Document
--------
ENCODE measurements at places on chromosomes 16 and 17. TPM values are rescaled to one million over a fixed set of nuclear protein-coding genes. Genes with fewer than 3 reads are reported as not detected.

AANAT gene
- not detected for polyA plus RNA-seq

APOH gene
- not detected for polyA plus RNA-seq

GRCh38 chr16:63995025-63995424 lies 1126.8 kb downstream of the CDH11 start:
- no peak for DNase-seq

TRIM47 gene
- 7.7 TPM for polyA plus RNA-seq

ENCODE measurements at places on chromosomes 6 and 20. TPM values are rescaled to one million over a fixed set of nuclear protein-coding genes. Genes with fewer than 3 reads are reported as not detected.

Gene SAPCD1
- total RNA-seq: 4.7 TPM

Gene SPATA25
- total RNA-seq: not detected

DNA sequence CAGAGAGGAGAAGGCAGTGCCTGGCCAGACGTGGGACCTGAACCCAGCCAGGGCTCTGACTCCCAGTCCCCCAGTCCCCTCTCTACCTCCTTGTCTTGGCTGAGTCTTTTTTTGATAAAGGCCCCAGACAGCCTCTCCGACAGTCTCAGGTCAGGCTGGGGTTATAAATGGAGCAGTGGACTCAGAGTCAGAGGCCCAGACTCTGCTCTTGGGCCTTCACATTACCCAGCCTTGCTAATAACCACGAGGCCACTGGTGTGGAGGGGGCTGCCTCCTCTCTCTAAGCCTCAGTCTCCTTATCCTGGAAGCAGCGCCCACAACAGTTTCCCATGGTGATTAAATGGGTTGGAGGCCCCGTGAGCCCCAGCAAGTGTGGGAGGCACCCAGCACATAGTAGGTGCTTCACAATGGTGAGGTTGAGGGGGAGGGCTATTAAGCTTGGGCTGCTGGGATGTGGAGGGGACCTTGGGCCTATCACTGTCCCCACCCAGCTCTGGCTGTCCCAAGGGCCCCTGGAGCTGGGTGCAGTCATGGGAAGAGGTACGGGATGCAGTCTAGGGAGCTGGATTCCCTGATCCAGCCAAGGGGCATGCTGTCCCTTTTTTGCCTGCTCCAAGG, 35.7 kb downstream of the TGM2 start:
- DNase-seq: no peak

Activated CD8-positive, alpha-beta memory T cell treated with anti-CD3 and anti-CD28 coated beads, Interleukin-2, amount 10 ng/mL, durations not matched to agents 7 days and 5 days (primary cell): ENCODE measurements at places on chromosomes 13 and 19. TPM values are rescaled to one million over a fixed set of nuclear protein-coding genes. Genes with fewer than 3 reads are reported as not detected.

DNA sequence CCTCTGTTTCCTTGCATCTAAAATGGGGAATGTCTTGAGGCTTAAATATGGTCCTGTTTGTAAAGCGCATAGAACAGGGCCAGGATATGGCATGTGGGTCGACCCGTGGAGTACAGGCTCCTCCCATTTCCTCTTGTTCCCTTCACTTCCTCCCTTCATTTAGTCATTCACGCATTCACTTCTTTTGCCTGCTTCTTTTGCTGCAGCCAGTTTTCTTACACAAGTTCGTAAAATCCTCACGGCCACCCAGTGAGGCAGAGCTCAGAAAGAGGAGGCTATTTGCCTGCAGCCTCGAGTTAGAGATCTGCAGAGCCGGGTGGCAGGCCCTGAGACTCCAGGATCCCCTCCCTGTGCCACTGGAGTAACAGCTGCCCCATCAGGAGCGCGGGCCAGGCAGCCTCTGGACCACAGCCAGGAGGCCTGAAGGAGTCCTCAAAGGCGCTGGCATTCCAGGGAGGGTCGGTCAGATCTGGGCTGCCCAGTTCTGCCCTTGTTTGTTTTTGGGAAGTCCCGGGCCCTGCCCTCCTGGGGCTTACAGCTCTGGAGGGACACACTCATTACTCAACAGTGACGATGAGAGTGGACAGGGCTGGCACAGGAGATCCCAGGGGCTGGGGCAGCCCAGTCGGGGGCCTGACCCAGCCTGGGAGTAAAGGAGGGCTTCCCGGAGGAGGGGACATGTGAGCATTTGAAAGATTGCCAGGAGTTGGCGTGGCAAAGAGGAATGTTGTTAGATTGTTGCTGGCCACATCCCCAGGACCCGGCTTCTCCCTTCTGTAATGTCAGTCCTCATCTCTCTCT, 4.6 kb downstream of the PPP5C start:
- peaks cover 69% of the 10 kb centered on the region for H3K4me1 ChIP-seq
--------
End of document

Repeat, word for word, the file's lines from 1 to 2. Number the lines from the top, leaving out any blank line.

ENCODE measurements at places on chromosomes 16 and 17. TPM values are rescaled to one million over a fixed set of nuclear protein-coding genes. Genes with fewer than 3 reads are reported as not detected.

AANAT gene